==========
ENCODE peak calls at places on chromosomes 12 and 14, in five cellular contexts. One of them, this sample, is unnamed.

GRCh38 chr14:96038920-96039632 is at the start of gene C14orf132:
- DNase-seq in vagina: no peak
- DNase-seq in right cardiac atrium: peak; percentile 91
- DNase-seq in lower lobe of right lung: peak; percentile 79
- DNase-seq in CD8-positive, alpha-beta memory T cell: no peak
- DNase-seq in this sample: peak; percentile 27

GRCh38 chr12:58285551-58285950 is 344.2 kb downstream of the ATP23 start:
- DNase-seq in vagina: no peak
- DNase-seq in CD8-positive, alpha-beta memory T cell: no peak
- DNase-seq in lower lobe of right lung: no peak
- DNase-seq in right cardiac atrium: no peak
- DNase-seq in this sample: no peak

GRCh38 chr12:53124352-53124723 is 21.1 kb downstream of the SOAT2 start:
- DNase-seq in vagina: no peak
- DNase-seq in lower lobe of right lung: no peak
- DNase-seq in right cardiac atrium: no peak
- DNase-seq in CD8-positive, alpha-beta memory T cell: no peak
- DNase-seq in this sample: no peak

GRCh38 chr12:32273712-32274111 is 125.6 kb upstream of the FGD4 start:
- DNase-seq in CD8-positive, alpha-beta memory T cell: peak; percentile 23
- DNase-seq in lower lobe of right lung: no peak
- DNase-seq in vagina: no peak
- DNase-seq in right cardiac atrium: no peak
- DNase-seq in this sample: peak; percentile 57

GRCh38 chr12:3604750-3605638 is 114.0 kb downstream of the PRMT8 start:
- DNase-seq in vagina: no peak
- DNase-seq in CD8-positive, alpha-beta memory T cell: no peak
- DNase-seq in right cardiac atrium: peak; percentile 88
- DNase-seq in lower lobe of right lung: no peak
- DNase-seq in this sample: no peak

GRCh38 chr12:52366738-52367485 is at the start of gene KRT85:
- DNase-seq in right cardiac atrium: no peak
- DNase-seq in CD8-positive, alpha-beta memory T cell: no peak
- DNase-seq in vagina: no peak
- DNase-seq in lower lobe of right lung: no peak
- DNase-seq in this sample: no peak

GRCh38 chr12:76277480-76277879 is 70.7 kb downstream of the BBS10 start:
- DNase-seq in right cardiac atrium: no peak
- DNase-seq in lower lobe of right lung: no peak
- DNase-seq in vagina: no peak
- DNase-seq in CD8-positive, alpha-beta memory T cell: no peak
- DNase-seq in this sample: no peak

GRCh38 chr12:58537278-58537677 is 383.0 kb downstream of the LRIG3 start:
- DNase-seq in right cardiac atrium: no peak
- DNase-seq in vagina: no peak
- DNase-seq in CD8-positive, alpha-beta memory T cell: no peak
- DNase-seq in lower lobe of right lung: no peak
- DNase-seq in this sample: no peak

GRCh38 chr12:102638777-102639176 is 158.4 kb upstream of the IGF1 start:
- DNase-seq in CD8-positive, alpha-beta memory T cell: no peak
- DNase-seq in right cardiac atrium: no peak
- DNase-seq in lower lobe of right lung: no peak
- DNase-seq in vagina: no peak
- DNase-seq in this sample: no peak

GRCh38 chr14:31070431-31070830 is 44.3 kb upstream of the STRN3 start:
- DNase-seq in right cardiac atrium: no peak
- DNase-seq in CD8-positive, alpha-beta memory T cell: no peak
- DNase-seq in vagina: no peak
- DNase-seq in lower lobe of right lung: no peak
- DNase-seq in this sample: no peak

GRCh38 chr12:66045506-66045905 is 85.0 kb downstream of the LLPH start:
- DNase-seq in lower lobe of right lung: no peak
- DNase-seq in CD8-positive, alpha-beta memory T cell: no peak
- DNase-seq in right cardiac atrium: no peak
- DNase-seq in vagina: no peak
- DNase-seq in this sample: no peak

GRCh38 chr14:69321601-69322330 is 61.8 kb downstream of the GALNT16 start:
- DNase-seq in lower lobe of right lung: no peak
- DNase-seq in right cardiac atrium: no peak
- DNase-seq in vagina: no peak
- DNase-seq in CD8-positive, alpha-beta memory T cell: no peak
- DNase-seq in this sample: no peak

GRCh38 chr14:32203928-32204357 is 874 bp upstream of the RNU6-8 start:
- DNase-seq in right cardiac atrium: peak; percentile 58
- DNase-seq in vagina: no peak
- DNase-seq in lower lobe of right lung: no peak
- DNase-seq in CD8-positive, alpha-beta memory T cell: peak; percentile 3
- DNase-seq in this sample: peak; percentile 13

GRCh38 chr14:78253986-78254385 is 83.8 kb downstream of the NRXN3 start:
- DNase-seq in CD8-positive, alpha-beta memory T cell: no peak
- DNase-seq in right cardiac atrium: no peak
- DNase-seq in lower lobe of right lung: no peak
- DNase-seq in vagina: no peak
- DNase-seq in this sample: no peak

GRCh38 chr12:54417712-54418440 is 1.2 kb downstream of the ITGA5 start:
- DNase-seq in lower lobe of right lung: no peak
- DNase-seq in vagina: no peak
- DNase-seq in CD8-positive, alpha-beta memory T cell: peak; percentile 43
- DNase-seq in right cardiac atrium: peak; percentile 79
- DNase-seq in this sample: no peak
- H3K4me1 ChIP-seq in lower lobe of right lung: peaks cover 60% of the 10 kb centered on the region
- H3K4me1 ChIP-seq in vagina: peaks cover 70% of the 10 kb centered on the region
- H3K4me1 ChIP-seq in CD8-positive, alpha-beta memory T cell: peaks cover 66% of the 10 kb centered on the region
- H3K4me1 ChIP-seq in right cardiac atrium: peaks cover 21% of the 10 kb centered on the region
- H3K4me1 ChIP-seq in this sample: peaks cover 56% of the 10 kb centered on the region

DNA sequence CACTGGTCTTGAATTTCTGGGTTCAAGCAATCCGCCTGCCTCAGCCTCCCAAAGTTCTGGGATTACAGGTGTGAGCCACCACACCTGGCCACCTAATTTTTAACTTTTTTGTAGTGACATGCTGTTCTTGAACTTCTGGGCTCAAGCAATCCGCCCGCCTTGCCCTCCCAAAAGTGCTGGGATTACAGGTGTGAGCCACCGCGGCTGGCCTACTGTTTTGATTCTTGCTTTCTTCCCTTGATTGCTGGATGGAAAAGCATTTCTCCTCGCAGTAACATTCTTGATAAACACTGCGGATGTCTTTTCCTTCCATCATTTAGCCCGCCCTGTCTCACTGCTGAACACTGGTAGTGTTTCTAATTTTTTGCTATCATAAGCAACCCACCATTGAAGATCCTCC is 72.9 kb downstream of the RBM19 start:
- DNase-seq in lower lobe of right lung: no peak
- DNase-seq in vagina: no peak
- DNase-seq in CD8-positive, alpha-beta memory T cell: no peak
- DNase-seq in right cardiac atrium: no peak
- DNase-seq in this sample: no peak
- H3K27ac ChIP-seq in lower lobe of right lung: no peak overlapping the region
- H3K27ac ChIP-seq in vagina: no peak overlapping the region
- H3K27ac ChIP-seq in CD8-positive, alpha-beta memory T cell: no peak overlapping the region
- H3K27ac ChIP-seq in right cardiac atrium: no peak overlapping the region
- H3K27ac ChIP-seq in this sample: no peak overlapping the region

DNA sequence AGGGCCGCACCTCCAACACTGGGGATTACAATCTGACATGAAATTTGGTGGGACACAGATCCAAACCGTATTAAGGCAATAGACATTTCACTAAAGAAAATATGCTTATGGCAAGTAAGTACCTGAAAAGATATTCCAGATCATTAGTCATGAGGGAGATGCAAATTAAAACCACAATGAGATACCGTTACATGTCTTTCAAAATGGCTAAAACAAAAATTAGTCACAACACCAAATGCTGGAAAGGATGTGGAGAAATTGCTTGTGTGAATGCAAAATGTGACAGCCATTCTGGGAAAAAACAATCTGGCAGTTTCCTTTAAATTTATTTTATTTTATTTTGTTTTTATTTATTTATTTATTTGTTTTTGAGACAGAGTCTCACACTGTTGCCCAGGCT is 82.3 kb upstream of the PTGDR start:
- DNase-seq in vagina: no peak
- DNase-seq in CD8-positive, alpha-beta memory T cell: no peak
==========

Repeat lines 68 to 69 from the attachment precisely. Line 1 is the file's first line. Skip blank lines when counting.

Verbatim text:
GRCh38 chr14:69321601-69322330 is 61.8 kb downstream of the GALNT16 start:
- DNase-seq in lower lobe of right lung: no peak